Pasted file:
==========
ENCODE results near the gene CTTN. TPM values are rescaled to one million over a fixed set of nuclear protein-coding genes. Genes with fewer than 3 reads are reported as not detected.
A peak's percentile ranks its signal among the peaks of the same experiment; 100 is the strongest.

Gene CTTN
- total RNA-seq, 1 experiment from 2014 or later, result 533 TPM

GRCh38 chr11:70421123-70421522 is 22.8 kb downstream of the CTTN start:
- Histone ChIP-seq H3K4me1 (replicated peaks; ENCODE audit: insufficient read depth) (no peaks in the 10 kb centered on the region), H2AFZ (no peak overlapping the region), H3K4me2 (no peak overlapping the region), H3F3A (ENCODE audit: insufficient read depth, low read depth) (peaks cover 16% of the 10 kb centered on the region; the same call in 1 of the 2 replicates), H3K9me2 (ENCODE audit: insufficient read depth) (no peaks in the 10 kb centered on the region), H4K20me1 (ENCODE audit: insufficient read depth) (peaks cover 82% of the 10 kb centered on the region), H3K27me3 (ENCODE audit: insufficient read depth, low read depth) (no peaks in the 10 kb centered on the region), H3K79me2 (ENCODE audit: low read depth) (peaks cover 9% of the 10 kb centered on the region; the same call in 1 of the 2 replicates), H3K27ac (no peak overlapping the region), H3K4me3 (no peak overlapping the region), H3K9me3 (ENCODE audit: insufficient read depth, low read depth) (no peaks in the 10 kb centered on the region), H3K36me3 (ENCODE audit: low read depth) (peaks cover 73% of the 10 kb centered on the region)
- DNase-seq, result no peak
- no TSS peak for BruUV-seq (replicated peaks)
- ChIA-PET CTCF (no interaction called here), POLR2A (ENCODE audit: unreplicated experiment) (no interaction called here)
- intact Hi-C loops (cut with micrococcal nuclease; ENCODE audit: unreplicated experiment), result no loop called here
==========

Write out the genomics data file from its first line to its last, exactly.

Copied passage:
ENCODE results near the gene CTTN. TPM values are rescaled to one million over a fixed set of nuclear protein-coding genes. Genes with fewer than 3 reads are reported as not detected.
A peak's percentile ranks its signal among the peaks of the same experiment; 100 is the strongest.

Gene CTTN
- total RNA-seq, 1 experiment from 2014 or later, result 533 TPM

GRCh38 chr11:70421123-70421522 is 22.8 kb downstream of the CTTN start:
- Histone ChIP-seq H3K4me1 (replicated peaks; ENCODE audit: insufficient read depth) (no peaks in the 10 kb centered on the region), H2AFZ (no peak overlapping the region), H3K4me2 (no peak overlapping the region), H3F3A (ENCODE audit: insufficient read depth, low read depth) (peaks cover 16% of the 10 kb centered on the region; the same call in 1 of the 2 replicates), H3K9me2 (ENCODE audit: insufficient read depth) (no peaks in the 10 kb centered on the region), H4K20me1 (ENCODE audit: insufficient read depth) (peaks cover 82% of the 10 kb centered on the region), H3K27me3 (ENCODE audit: insufficient read depth, low read depth) (no peaks in the 10 kb centered on the region), H3K79me2 (ENCODE audit: low read depth) (peaks cover 9% of the 10 kb centered on the region; the same call in 1 of the 2 replicates), H3K27ac (no peak overlapping the region), H3K4me3 (no peak overlapping the region), H3K9me3 (ENCODE audit: insufficient read depth, low read depth) (no peaks in the 10 kb centered on the region), H3K36me3 (ENCODE audit: low read depth) (peaks cover 73% of the 10 kb centered on the region)
- DNase-seq, result no peak
- no TSS peak for BruUV-seq (replicated peaks)
- ChIA-PET CTCF (no interaction called here), POLR2A (ENCODE audit: unreplicated experiment) (no interaction called here)
- intact Hi-C loops (cut with micrococcal nuclease; ENCODE audit: unreplicated experiment), result no loop called here